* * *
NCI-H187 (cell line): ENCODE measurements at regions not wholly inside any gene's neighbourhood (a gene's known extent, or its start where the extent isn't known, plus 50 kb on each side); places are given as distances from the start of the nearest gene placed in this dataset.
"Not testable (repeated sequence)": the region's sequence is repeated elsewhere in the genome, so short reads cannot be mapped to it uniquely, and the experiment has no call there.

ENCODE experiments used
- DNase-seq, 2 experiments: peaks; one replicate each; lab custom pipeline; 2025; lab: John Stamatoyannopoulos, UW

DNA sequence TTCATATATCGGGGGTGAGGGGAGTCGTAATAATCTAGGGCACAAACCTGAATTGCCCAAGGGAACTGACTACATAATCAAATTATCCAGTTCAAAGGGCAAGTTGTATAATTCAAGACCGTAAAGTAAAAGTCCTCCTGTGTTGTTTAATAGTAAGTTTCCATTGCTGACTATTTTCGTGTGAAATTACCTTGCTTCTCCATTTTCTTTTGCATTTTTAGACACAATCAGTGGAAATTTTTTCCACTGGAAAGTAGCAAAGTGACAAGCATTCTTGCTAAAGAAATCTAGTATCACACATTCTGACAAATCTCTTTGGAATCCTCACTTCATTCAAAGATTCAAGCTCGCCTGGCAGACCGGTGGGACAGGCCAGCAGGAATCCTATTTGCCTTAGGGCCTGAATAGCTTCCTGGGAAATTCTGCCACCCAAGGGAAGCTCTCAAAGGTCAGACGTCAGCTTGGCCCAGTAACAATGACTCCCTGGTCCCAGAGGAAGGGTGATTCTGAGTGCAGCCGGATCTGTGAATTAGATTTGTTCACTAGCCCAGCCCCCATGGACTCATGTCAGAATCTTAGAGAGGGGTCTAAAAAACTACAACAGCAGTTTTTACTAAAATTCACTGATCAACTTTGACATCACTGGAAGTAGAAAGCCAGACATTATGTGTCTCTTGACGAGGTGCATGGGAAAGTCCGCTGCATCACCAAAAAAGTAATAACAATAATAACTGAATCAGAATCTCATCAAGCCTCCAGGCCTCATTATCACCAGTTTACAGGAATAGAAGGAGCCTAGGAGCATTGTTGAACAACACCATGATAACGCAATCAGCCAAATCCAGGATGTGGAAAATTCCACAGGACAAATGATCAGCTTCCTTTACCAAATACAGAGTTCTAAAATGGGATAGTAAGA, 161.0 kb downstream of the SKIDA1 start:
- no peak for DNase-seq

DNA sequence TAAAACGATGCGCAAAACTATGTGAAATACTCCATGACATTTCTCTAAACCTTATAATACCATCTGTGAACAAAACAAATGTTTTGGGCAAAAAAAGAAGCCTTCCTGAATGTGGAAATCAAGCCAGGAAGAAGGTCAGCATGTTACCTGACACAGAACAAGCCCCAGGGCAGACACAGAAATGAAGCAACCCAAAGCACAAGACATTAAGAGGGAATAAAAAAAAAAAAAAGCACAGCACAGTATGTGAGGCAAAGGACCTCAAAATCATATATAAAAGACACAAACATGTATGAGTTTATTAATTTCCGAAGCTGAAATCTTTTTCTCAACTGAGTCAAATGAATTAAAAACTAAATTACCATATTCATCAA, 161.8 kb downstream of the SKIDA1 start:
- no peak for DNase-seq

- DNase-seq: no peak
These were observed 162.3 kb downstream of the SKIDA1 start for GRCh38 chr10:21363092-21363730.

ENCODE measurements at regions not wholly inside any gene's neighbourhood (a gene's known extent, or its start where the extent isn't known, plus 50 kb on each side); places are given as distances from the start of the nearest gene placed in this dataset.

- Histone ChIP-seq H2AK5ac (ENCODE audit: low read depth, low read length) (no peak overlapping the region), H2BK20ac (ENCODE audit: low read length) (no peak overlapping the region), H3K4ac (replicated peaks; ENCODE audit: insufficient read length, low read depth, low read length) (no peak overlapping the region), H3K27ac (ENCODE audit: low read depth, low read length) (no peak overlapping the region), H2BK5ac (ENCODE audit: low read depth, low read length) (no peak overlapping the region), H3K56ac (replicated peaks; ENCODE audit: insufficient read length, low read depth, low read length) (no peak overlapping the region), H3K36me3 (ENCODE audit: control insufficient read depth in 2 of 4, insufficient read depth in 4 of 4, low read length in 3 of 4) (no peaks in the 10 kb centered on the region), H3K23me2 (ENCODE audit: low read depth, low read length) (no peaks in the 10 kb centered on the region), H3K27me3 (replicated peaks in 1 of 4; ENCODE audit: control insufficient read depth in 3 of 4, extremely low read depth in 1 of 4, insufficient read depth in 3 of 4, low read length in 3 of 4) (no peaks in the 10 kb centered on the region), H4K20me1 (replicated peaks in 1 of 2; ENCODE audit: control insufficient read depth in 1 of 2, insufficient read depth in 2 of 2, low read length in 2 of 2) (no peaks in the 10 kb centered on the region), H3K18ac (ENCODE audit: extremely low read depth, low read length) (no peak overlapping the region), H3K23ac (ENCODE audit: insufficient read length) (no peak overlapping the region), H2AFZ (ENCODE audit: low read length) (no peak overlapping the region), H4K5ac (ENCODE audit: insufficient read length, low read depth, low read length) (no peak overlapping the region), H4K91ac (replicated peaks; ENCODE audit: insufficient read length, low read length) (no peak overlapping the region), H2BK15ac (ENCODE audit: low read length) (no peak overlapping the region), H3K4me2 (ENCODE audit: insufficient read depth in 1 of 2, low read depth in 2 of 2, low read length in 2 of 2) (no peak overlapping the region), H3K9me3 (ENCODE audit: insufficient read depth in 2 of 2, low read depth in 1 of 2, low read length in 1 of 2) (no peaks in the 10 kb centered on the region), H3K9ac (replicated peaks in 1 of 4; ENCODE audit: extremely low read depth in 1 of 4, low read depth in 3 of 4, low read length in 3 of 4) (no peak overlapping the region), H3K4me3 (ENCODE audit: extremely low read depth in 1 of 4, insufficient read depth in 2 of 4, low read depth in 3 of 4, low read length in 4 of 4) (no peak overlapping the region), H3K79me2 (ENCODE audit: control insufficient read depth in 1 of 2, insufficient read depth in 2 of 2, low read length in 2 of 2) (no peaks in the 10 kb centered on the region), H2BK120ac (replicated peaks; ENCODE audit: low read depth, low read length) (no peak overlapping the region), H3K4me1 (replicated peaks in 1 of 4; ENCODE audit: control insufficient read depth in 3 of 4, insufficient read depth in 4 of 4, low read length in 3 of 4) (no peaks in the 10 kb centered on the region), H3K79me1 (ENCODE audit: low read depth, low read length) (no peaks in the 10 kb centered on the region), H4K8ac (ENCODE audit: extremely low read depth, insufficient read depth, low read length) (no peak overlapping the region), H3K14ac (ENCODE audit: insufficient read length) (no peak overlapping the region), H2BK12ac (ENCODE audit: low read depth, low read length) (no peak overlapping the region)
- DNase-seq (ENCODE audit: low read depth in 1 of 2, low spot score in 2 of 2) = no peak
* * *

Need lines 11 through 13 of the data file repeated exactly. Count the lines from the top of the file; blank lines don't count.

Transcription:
ENCODE measurements at regions not wholly inside any gene's neighbourhood (a gene's known extent, or its start where the extent isn't known, plus 50 kb on each side); places are given as distances from the start of the nearest gene placed in this dataset.

- Histone ChIP-seq H2AK5ac (ENCODE audit: low read depth, low read length) (no peak overlapping the region), H2BK20ac (ENCODE audit: low read length) (no peak overlapping the region), H3K4ac (replicated peaks; ENCODE audit: insufficient read length, low read depth, low read length) (no peak overlapping the region), H3K27ac (ENCODE audit: low read depth, low read length) (no peak overlapping the region), H2BK5ac (ENCODE audit: low read depth, low read length) (no peak overlapping the region), H3K56ac (replicated peaks; ENCODE audit: insufficient read length, low read depth, low read length) (no peak overlapping the region), H3K36me3 (ENCODE audit: control insufficient read depth in 2 of 4, insufficient read depth in 4 of 4, low read length in 3 of 4) (no peaks in the 10 kb centered on the region), H3K23me2 (ENCODE audit: low read depth, low read length) (no peaks in the 10 kb centered on the region), H3K27me3 (replicated peaks in 1 of 4; ENCODE audit: control insufficient read depth in 3 of 4, extremely low read depth in 1 of 4, insufficient read depth in 3 of 4, low read length in 3 of 4) (no peaks in the 10 kb centered on the region), H4K20me1 (replicated peaks in 1 of 2; ENCODE audit: control insufficient read depth in 1 of 2, insufficient read depth in 2 of 2, low read length in 2 of 2) (no peaks in the 10 kb centered on the region), H3K18ac (ENCODE audit: extremely low read depth, low read length) (no peak overlapping the region), H3K23ac (ENCODE audit: insufficient read length) (no peak overlapping the region), H2AFZ (ENCODE audit: low read length) (no peak overlapping the region), H4K5ac (ENCODE audit: insufficient read length, low read depth, low read length) (no peak overlapping the region), H4K91ac (replicated peaks; ENCODE audit: insufficient read length, low read length) (no peak overlapping the region), H2BK15ac (ENCODE audit: low read length) (no peak overlapping the region), H3K4me2 (ENCODE audit: insufficient read depth in 1 of 2, low read depth in 2 of 2, low read length in 2 of 2) (no peak overlapping the region), H3K9me3 (ENCODE audit: insufficient read depth in 2 of 2, low read depth in 1 of 2, low read length in 1 of 2) (no peaks in the 10 kb centered on the region), H3K9ac (replicated peaks in 1 of 4; ENCODE audit: extremely low read depth in 1 of 4, low read depth in 3 of 4, low read length in 3 of 4) (no peak overlapping the region), H3K4me3 (ENCODE audit: extremely low read depth in 1 of 4, insufficient read depth in 2 of 4, low read depth in 3 of 4, low read length in 4 of 4) (no peak overlapping the region), H3K79me2 (ENCODE audit: control insufficient read depth in 1 of 2, insufficient read depth in 2 of 2, low read length in 2 of 2) (no peaks in the 10 kb centered on the region), H2BK120ac (replicated peaks; ENCODE audit: low read depth, low read length) (no peak overlapping the region), H3K4me1 (replicated peaks in 1 of 4; ENCODE audit: control insufficient read depth in 3 of 4, insufficient read depth in 4 of 4, low read length in 3 of 4) (no peaks in the 10 kb centered on the region), H3K79me1 (ENCODE audit: low read depth, low read length) (no peaks in the 10 kb centered on the region), H4K8ac (ENCODE audit: extremely low read depth, insufficient read depth, low read length) (no peak overlapping the region), H3K14ac (ENCODE audit: insufficient read length) (no peak overlapping the region), H2BK12ac (ENCODE audit: low read depth, low read length) (no peak overlapping the region)
- DNase-seq (ENCODE audit: low read depth in 1 of 2, low spot score in 2 of 2) = no peak